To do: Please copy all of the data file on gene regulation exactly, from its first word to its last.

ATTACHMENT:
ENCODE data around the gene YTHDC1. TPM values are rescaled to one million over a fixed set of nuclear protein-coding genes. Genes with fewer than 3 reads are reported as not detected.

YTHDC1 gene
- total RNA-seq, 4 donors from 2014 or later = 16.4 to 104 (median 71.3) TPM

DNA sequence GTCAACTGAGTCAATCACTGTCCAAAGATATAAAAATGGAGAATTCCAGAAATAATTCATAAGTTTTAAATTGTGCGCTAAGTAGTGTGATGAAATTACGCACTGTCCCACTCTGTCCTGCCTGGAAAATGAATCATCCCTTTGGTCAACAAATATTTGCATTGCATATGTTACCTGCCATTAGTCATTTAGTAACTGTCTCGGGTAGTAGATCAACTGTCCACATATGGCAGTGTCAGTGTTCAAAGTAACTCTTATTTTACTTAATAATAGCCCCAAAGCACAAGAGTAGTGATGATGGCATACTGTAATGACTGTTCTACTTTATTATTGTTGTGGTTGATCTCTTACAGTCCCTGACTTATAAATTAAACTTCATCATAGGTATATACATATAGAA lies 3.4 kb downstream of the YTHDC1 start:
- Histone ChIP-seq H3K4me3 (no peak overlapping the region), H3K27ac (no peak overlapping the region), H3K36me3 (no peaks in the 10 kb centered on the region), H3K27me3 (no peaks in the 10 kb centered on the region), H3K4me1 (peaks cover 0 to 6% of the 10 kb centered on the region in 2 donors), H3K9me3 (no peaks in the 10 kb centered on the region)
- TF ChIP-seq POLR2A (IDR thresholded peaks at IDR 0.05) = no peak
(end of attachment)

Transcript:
ENCODE data around the gene YTHDC1. TPM values are rescaled to one million over a fixed set of nuclear protein-coding genes. Genes with fewer than 3 reads are reported as not detected.

YTHDC1 gene
- total RNA-seq, 4 donors from 2014 or later = 16.4 to 104 (median 71.3) TPM

DNA sequence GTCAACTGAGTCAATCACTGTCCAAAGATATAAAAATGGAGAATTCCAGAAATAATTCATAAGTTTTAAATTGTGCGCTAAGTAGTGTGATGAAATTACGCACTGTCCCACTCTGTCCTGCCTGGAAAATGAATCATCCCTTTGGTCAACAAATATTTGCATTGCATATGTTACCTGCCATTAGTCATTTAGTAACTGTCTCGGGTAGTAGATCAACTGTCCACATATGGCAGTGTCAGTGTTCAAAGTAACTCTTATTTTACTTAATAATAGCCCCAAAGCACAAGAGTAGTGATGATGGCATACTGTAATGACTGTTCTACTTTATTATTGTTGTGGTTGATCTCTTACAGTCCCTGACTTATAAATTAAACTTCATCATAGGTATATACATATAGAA lies 3.4 kb downstream of the YTHDC1 start:
- Histone ChIP-seq H3K4me3 (no peak overlapping the region), H3K27ac (no peak overlapping the region), H3K36me3 (no peaks in the 10 kb centered on the region), H3K27me3 (no peaks in the 10 kb centered on the region), H3K4me1 (peaks cover 0 to 6% of the 10 kb centered on the region in 2 donors), H3K9me3 (no peaks in the 10 kb centered on the region)
- TF ChIP-seq POLR2A (IDR thresholded peaks at IDR 0.05) = no peak